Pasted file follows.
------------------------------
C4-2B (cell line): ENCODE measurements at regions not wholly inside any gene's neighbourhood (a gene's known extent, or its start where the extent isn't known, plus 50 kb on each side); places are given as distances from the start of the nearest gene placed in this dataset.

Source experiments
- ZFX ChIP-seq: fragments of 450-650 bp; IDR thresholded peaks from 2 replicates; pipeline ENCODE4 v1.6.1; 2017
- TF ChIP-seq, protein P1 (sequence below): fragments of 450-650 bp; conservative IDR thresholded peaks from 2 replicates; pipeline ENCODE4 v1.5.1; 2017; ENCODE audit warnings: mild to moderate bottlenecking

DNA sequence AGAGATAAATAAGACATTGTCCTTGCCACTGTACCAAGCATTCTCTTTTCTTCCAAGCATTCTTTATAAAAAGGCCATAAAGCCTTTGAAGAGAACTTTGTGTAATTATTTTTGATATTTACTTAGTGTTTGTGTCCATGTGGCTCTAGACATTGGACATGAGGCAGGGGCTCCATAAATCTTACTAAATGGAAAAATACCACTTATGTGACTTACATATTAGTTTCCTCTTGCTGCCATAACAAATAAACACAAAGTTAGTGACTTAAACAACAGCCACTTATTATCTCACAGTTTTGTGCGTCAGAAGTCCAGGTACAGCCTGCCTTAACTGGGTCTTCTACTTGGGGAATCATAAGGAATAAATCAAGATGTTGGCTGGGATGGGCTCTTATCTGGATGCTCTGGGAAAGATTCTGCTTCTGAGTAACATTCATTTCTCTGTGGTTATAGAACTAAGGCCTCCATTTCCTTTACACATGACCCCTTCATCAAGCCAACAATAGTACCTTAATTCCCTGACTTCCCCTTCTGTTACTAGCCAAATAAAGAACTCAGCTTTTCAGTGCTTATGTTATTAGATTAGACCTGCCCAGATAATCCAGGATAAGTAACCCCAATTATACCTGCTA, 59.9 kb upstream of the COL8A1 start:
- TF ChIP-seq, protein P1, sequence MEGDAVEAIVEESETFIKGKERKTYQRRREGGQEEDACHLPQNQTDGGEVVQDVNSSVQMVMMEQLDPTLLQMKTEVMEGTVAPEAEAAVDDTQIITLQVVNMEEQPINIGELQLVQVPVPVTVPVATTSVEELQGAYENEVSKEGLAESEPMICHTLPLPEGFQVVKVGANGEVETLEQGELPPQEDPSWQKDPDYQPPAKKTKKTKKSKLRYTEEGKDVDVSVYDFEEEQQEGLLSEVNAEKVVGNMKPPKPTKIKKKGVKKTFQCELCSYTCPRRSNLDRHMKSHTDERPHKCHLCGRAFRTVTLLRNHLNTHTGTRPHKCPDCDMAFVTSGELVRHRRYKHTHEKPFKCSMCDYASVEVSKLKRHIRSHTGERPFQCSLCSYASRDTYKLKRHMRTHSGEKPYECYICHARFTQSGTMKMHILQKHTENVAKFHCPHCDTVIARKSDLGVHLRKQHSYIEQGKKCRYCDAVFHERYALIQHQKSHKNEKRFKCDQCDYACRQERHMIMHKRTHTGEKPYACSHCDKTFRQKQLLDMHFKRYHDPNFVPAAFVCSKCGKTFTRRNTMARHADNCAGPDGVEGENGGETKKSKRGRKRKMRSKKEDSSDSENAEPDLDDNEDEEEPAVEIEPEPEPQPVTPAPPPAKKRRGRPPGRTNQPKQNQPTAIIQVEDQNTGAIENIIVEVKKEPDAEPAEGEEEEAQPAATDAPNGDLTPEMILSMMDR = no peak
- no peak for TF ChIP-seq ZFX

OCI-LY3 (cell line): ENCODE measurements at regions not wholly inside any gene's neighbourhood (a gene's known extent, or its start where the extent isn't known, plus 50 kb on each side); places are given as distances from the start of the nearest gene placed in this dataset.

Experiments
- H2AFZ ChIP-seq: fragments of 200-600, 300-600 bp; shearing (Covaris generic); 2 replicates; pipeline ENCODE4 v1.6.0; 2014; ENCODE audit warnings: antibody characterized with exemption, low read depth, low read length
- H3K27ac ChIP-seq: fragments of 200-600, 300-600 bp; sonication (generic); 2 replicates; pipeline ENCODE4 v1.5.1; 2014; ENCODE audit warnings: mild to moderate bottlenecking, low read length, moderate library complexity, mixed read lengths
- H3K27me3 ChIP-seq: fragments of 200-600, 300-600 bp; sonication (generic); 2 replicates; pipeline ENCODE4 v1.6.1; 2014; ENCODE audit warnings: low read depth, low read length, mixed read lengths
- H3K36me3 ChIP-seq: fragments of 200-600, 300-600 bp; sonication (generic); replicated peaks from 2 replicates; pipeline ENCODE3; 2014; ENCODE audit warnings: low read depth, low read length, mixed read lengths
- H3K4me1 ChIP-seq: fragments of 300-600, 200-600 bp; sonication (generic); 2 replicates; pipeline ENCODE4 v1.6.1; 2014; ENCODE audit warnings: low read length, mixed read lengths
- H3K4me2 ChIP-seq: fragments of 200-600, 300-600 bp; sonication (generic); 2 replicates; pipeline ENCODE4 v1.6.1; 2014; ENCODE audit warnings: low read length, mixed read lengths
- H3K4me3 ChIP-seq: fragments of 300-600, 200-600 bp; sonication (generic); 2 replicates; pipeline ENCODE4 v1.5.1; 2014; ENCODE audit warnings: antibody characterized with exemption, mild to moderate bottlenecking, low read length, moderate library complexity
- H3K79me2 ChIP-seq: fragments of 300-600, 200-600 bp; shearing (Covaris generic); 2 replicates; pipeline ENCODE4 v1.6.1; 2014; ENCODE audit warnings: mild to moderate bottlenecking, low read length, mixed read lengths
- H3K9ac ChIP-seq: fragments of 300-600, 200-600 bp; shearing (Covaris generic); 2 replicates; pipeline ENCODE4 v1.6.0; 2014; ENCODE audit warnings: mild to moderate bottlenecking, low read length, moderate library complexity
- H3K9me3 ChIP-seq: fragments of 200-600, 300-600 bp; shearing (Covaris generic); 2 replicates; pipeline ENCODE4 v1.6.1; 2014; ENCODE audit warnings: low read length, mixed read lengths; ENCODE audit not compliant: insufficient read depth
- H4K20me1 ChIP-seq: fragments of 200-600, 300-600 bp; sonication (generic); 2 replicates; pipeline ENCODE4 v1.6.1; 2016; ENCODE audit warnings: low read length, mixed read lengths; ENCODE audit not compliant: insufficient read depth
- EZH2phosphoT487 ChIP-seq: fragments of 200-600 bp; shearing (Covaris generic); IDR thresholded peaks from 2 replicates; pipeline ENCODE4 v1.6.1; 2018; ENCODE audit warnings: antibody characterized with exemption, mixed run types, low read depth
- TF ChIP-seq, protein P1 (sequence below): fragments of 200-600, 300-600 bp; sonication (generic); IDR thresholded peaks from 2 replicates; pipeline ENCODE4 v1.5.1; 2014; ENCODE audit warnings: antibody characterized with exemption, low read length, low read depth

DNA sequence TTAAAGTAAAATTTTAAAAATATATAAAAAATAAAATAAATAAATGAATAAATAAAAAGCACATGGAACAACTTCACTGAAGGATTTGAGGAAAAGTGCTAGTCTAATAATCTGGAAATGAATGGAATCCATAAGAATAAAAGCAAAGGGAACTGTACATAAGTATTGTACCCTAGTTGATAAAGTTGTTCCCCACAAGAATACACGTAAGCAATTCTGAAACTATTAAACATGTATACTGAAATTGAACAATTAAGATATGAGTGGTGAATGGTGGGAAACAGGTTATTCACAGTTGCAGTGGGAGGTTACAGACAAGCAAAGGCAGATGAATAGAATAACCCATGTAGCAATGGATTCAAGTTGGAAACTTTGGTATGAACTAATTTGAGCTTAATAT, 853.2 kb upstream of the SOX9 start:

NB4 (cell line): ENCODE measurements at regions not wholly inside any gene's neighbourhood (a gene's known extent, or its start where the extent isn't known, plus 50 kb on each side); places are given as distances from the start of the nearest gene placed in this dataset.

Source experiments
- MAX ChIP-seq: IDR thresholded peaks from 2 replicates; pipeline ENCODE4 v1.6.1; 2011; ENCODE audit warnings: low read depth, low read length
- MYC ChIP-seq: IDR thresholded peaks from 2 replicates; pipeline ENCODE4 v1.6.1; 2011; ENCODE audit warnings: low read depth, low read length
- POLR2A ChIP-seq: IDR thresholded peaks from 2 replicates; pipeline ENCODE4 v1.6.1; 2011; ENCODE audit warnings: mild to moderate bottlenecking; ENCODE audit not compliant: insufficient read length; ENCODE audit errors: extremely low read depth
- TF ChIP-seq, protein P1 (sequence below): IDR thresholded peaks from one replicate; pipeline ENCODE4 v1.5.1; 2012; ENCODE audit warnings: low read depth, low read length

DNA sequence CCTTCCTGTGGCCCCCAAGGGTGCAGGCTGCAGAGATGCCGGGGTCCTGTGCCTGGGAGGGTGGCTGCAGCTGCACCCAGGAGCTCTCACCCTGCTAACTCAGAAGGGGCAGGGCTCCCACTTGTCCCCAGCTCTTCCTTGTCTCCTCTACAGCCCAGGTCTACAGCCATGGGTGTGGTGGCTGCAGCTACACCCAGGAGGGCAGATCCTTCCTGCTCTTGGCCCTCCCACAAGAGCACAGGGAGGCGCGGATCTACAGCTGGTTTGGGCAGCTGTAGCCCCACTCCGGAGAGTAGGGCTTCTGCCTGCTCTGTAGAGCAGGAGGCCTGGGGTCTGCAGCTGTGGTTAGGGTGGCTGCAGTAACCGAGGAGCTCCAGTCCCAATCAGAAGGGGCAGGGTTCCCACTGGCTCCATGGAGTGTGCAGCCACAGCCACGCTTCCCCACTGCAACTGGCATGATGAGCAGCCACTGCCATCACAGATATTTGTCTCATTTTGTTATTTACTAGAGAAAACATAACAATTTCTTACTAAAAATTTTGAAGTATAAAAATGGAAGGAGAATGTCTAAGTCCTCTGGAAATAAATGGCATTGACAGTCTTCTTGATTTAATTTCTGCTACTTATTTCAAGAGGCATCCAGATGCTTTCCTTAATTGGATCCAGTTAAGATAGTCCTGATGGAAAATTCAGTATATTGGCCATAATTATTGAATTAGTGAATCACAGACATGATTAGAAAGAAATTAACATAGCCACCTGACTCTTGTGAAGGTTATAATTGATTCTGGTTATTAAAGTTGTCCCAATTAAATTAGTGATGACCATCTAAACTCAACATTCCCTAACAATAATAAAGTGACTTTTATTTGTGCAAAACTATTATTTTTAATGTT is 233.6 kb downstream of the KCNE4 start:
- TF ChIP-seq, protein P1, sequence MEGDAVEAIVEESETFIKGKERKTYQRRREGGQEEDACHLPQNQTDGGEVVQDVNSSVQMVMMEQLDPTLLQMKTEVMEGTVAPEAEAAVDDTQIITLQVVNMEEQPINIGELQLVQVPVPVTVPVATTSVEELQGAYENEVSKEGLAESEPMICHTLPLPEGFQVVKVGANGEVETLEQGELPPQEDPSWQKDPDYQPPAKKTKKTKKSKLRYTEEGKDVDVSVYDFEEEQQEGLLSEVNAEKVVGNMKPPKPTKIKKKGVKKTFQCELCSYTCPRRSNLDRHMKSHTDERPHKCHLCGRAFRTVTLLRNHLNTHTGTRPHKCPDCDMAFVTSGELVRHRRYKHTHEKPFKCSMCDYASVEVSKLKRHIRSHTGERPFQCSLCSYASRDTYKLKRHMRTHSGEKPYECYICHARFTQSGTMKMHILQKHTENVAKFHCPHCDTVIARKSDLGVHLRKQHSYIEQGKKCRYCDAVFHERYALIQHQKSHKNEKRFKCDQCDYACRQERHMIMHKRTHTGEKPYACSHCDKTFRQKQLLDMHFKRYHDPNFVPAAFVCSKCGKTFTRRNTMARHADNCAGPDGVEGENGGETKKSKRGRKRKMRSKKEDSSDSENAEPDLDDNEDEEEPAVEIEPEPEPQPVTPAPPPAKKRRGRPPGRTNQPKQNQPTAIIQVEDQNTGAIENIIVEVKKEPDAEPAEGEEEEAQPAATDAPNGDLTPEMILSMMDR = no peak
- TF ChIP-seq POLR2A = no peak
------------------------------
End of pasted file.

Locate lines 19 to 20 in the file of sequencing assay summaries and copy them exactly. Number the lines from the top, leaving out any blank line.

- H3K9me3 ChIP-seq: fragments of 200-600, 300-600 bp; shearing (Covaris generic); 2 replicates; pipeline ENCODE4 v1.6.1; 2014; ENCODE audit warnings: low read length, mixed read lengths; ENCODE audit not compliant: insufficient read depth
- H4K20me1 ChIP-seq: fragments of 200-600, 300-600 bp; sonication (generic); 2 replicates; pipeline ENCODE4 v1.6.1; 2016; ENCODE audit warnings: low read length, mixed read lengths; ENCODE audit not compliant: insufficient read depth